He went to work in private practice, fighting to get immigrants out of jail or to help them stay in the United States. He headed the American Immigration Lawyers Association in New England in the late 1980s.
In December 1990, during a Republican administration, the attorney general appointed him to the Boston immigration court.
Many lawyers were pleased to see a former immigration lawyer ascend to the bench in a profession traditionally dominated by federal government lawyers.
“He understands we’re a nation of immigrants,” said William P. Joyce, an immigration lawyer and former Boston immigration judge. “He understands what immigrants bring to the table. And yet he is going to enforce the law.”
Shapiro’s admirers say he has been a fair judge, occasionally short with lawyers who are late or unprepared. He has advocated for pro bono legal services for immigrants, who are not entitled to court-
“I think he believes fundamentally in fairness,” said Sarah Ignatius, executive director of the Political Asylum/
Immigration Representation Project, a Boston nonprofit that aids asylum seekers and immigrant detainees.
In 2011, for instance, Shapiro granted legal residency to a man from El Salvador who had a serious mark against him: a drunken driving conviction more than a decade earlier. But the man had also paid taxes and had been a good father to his children, who live in the United States.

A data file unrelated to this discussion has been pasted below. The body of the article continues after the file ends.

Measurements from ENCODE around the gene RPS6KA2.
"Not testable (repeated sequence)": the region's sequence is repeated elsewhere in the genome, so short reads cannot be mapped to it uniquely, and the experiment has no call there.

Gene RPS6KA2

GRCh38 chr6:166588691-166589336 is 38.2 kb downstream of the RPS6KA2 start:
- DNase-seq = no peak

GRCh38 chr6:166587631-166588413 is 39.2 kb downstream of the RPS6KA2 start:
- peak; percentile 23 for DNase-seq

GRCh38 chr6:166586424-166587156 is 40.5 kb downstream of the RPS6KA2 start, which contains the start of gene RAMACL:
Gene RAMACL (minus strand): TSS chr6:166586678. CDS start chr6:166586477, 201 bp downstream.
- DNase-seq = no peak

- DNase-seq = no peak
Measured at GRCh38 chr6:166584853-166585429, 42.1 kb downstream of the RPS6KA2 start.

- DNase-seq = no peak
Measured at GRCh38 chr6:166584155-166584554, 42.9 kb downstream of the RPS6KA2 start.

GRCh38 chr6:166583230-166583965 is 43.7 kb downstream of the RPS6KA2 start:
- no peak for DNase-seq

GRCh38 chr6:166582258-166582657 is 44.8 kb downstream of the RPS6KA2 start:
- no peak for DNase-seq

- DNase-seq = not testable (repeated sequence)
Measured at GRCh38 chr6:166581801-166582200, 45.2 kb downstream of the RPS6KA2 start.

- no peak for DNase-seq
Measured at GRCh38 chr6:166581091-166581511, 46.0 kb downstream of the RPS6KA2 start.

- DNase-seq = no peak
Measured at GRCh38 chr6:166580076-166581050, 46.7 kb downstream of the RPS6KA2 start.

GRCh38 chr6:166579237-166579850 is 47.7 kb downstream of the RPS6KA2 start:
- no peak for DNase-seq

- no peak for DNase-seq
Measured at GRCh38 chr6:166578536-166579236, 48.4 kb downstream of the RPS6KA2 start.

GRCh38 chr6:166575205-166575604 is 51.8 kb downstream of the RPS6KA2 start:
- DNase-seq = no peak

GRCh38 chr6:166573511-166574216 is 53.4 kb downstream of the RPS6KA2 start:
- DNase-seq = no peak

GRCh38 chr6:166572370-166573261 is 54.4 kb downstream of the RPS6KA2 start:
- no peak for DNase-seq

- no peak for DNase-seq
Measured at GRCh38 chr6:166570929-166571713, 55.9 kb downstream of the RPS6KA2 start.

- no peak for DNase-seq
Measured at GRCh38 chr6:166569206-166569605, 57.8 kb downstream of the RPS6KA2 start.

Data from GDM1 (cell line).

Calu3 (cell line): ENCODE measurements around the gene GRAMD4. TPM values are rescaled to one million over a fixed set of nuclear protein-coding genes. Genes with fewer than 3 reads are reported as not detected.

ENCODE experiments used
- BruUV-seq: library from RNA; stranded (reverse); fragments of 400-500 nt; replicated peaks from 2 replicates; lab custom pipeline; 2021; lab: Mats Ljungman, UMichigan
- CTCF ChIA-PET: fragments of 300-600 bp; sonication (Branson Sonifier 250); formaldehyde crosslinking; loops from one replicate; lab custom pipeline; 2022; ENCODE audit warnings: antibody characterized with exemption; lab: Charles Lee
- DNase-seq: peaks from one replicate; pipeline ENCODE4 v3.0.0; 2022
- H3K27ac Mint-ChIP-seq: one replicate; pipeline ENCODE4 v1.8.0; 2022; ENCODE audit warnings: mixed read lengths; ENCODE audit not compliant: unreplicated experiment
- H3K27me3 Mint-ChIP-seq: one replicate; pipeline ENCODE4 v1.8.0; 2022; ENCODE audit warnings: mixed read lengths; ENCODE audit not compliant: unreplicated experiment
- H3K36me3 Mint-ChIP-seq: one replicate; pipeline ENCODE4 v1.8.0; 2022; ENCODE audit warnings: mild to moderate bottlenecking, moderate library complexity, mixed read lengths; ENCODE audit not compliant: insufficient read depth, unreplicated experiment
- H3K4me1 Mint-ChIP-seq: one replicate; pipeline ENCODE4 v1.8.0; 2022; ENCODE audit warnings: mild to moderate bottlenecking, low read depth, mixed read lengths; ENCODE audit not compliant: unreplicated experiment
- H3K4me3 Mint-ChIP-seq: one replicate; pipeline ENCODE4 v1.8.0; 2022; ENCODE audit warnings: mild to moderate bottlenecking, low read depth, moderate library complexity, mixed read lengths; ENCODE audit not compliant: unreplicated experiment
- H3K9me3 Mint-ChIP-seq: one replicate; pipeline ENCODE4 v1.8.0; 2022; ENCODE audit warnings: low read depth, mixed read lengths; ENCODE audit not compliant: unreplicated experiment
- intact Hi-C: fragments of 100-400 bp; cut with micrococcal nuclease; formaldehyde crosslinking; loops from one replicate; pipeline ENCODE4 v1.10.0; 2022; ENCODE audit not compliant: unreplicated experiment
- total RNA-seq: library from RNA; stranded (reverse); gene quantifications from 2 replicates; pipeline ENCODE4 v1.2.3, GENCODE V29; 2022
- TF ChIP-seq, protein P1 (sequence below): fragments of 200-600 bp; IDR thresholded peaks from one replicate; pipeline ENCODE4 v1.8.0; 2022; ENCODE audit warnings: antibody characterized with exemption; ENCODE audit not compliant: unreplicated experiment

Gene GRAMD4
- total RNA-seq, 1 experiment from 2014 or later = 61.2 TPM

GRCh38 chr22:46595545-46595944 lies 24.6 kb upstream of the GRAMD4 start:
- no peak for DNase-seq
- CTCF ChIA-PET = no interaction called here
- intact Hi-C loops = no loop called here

But Shapiro has also been a tough judge, even tougher than many of his colleagues in Boston and nationwide. From 2007 to 2012, he rejected 59 percent of asylum claims, a rate higher than the national average, according to the Transactional Records Access Clearinghouse, a data research organization at Syracuse University.
In 1991, Shapiro made headlines for denying asylum to Patrick Henry Stagg, an Irish national illegally in the United States who had the support of the mayor of Boston and an editorial in The Boston Globe. Stagg, of Dorchester, argued that the FBI had endangered his life by trying to recruit him as an informant against Irish paramilitary groups.
But Shapiro refused to grant him asylum because Stagg had been convicted in Ireland of being involved in one the groups, the Irish Republican Army.
Shapiro also drew criticism for granting asylum to President Obama’s aunt, Zeituni Onyango, in 2010, years after she defied his orders to leave the country and instead settled into Boston public housing.